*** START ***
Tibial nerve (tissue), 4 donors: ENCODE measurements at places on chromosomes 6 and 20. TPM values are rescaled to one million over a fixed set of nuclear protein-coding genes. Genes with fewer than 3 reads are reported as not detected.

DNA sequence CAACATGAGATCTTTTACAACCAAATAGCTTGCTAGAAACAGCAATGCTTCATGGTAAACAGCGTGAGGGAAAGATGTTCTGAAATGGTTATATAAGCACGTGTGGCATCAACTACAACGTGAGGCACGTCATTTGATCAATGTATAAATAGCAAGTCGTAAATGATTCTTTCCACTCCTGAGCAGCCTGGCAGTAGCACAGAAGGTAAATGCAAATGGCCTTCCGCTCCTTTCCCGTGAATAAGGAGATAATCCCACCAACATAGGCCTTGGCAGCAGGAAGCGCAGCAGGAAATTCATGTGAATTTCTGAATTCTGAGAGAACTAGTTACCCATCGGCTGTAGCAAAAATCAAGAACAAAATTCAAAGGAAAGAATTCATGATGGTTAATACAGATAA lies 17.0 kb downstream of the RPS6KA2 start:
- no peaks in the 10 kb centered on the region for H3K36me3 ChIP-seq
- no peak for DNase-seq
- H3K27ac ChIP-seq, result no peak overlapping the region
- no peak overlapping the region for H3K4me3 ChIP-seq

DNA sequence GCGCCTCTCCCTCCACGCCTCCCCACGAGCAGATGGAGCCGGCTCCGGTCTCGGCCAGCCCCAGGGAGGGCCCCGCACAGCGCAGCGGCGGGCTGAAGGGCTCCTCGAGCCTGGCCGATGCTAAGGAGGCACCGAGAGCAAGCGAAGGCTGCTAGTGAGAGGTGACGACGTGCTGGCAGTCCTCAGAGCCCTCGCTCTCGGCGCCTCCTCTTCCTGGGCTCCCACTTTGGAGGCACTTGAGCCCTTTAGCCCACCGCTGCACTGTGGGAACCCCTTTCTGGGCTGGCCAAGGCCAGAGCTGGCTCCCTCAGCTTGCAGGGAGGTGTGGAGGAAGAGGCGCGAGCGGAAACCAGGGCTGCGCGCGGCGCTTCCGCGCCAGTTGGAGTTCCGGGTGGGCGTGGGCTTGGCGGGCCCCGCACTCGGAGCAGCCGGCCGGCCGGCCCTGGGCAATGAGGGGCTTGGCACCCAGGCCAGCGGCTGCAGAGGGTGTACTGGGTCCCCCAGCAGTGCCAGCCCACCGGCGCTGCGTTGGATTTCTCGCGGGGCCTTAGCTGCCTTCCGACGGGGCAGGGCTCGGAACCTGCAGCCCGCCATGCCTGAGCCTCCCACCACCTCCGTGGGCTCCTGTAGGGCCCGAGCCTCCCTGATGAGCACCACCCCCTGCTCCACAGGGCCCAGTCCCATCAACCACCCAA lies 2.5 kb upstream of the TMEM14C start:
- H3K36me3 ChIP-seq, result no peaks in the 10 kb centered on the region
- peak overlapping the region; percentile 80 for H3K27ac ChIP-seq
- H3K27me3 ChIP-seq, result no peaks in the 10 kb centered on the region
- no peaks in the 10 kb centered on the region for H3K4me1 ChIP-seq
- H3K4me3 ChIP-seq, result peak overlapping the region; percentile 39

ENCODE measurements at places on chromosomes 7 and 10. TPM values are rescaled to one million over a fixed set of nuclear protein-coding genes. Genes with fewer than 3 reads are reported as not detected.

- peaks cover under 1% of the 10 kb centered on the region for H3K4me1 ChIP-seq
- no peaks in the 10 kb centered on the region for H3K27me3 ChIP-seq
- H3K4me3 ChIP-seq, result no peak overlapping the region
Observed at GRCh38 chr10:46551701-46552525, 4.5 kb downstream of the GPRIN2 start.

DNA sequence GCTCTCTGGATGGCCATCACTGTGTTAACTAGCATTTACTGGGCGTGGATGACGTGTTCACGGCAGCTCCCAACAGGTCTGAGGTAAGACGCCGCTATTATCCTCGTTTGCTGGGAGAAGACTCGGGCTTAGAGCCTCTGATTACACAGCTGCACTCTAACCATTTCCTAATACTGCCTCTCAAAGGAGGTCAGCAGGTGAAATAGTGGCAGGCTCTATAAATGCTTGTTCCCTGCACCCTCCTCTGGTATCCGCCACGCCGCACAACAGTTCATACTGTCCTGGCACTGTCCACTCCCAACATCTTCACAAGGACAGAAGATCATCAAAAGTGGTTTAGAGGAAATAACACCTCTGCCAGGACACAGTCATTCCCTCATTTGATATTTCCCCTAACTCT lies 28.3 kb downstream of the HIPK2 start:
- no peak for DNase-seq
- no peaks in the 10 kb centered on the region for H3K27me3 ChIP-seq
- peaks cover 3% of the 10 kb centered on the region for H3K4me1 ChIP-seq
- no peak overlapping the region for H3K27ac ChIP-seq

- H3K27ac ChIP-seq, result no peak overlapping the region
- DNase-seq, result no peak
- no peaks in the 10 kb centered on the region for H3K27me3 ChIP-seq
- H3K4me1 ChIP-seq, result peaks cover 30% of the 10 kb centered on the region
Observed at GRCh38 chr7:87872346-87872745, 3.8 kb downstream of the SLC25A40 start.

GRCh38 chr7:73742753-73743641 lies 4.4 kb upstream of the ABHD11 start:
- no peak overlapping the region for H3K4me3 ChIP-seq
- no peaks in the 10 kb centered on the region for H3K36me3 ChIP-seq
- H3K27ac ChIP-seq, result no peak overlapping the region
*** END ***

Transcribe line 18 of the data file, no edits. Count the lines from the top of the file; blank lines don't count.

DNA sequence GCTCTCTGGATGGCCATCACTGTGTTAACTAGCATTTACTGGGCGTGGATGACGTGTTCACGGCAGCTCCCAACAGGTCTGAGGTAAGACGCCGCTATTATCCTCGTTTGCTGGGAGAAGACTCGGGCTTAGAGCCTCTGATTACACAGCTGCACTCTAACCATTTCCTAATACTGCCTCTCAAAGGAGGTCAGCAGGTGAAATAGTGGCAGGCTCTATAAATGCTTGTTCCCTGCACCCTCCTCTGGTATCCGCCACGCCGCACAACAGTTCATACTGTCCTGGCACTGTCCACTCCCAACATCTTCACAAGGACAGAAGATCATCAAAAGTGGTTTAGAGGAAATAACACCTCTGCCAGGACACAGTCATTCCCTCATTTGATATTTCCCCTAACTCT lies 28.3 kb downstream of the HIPK2 start: